Data were analyzed using independent-samples t test for continuous variables and W2 Fisher exact test for proportions. We calculated a sample size of 100 per group to allow for 80% power to detect a 20% difference (chosen as a clinically meaningful difference) between rates of analgesic administration to patients in pain before and after the intervention. Data were analyzed using SPSS software version 15 (SPSS Inc, an IBM Company, Chicago, Ill).

RESULTS
The patient populations enrolled in each phase of the study were similar with respect to sex, age, and pain score at triage (Table 1). A comparison of the primary and secondary outcomes between the 2 collection periods is shown in Table 2. The percentage of patients with a pain score of at least 4/10 who received any analgesic in the ED increased from 34% before intervention to 50% after intervention, an absolute increase of 16% (95% confidence interval [CI], 1%Y30%). The median time to medication administration decreased from 97 minutes to 57 minutes, an absolute decrease of 40 minutes (95% CI, j84 minutes to 4 minutes). The percentage of patients receiving analgesics before or during painful procedures increased from 10% to 62%, an absolute increase of 52% (95% CI, 12%Y74%). Reassessment of pain by physicians increased from 6% to 76%, an absolute increase of 70% (95% CI, 59%Y78%), whereas reassessment by nurses increased from 75% to 82%, an absolute increase of 7% (95% CI, j4% to 18%). Those reporting a decrease in pain score from the time of triage until the time of discharge decreased from 46% to 40%, an absolute decrease of 6% (95% CI, j9% to 2%). Patient satisfaction increased from 3.48 to 3.54, an absolute increase of 0.06 (95% CI, j0.13 to 0.25)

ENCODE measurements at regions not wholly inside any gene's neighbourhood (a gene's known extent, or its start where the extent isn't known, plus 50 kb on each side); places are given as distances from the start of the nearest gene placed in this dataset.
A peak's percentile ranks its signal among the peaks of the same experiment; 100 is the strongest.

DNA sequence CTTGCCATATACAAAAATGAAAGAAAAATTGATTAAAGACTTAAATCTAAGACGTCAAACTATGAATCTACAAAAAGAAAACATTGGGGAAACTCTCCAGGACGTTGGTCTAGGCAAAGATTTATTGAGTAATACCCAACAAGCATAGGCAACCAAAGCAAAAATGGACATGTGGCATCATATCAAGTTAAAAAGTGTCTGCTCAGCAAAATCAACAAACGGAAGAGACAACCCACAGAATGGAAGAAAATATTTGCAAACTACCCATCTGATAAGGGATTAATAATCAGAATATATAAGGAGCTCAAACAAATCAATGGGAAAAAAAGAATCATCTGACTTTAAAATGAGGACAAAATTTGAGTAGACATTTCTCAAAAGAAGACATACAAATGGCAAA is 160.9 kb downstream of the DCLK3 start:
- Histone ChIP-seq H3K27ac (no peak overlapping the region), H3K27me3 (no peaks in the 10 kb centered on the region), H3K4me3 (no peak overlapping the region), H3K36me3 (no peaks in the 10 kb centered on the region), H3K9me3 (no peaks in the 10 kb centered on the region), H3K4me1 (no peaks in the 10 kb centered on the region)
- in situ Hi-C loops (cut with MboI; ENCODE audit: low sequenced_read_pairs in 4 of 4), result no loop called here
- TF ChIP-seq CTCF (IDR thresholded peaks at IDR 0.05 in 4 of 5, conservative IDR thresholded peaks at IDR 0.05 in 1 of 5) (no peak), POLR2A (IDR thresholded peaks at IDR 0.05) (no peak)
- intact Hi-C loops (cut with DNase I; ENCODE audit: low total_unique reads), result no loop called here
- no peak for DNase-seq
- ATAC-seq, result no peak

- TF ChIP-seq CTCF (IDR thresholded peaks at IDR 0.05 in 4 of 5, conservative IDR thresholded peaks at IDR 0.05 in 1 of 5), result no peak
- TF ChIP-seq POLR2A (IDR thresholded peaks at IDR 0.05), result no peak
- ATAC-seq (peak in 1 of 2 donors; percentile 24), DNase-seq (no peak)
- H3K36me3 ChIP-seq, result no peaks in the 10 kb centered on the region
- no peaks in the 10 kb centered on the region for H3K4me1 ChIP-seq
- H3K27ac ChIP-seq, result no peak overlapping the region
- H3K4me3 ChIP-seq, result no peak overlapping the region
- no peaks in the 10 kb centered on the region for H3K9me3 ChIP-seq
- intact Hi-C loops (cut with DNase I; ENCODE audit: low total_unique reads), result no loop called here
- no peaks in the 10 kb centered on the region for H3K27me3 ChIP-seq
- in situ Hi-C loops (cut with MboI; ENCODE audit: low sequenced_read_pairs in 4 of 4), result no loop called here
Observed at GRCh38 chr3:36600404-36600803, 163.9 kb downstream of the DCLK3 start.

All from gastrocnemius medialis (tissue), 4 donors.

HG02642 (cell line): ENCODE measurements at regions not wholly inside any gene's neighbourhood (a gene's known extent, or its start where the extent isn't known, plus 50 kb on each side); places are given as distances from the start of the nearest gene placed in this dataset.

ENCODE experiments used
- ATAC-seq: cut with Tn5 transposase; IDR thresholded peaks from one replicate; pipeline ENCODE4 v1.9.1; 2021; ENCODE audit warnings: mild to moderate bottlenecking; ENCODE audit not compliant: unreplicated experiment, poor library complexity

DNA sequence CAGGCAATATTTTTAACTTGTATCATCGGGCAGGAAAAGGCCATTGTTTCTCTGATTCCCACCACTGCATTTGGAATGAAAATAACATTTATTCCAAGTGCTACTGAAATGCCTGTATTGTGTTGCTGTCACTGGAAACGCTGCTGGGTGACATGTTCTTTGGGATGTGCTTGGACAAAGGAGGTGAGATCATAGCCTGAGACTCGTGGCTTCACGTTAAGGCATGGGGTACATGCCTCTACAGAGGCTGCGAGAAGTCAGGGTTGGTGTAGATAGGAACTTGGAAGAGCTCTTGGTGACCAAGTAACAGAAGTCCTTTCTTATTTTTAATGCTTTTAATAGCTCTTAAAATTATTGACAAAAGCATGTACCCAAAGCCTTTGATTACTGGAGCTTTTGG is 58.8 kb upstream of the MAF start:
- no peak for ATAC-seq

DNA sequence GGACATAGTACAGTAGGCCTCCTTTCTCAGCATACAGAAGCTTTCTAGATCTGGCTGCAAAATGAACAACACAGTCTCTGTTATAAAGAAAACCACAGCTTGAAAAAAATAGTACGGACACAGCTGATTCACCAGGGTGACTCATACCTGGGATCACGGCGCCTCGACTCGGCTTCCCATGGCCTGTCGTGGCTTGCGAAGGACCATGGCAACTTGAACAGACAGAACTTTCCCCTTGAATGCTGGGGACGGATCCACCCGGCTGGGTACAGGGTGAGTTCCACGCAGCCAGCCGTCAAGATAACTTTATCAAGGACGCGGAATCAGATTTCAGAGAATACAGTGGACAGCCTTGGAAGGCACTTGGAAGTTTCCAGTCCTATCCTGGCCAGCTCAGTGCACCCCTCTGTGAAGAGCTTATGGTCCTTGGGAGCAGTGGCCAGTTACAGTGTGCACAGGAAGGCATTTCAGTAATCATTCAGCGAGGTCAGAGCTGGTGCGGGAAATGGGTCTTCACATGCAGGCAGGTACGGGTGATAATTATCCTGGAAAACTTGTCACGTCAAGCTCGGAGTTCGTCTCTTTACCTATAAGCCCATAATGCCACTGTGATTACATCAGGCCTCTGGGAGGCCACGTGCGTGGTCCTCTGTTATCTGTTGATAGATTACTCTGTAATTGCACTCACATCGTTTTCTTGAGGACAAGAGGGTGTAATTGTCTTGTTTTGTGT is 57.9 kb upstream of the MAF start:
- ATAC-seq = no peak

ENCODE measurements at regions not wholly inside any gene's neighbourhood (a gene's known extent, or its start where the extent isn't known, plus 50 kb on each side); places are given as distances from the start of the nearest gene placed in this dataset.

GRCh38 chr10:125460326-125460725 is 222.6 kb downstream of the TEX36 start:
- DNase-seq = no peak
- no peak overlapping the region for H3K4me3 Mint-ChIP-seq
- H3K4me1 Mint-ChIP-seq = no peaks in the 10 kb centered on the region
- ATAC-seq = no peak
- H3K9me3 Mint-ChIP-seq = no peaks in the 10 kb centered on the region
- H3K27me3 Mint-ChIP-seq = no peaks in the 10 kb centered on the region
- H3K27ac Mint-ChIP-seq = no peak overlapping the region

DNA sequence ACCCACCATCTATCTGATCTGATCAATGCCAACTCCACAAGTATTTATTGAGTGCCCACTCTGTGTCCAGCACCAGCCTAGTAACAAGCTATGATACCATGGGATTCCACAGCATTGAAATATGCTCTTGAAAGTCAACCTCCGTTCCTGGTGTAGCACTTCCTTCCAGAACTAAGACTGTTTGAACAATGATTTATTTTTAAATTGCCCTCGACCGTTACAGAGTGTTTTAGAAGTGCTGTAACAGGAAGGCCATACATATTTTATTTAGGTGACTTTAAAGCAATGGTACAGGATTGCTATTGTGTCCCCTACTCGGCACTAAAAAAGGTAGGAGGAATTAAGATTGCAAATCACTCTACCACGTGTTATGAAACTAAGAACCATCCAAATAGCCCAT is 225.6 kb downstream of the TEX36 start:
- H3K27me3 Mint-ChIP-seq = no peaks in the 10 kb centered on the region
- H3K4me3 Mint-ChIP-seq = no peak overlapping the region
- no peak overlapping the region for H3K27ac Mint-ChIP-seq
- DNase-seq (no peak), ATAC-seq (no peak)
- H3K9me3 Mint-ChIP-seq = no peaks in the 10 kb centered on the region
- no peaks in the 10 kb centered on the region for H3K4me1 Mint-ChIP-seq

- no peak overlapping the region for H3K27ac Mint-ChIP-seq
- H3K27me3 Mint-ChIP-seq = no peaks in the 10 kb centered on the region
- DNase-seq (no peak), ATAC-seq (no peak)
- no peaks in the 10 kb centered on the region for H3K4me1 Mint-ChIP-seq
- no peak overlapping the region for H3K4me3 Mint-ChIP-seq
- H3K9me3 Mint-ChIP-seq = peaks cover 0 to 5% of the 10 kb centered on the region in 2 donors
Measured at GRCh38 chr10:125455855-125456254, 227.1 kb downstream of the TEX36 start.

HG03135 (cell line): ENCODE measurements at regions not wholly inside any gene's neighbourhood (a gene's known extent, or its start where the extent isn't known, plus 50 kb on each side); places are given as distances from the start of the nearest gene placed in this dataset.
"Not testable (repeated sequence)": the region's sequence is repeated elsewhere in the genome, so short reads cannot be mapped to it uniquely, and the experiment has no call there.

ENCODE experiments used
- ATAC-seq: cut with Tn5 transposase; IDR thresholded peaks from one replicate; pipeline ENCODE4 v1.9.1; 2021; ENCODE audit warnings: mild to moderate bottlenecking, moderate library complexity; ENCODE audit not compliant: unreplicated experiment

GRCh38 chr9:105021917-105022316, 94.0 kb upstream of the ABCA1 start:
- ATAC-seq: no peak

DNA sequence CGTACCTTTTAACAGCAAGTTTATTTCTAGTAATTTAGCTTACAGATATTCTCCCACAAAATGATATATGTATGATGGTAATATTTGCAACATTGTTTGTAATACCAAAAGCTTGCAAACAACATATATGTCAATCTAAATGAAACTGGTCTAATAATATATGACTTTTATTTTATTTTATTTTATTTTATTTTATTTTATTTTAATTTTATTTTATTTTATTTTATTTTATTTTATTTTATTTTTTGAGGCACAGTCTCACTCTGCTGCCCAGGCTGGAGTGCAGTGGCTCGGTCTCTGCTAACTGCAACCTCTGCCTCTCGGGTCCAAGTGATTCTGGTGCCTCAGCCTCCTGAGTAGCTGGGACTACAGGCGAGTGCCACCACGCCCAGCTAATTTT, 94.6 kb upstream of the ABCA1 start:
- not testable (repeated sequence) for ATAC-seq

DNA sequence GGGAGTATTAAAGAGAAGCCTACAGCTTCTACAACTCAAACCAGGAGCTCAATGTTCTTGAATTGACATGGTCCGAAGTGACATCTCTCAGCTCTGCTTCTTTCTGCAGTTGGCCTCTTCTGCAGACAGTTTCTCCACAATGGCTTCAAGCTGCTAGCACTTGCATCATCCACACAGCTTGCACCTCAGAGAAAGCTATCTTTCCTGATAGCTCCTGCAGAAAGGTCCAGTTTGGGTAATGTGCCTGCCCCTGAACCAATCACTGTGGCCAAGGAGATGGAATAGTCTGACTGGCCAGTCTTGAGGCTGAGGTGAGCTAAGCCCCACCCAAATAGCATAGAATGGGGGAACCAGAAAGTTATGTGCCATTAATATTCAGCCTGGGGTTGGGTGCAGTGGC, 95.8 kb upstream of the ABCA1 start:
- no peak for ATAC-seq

using a 4-point Likert scale, with 1 representing very unsatisfied and 4 representing very satisfied. Institutional review board approval was granted before initiation of the study.

Outcomes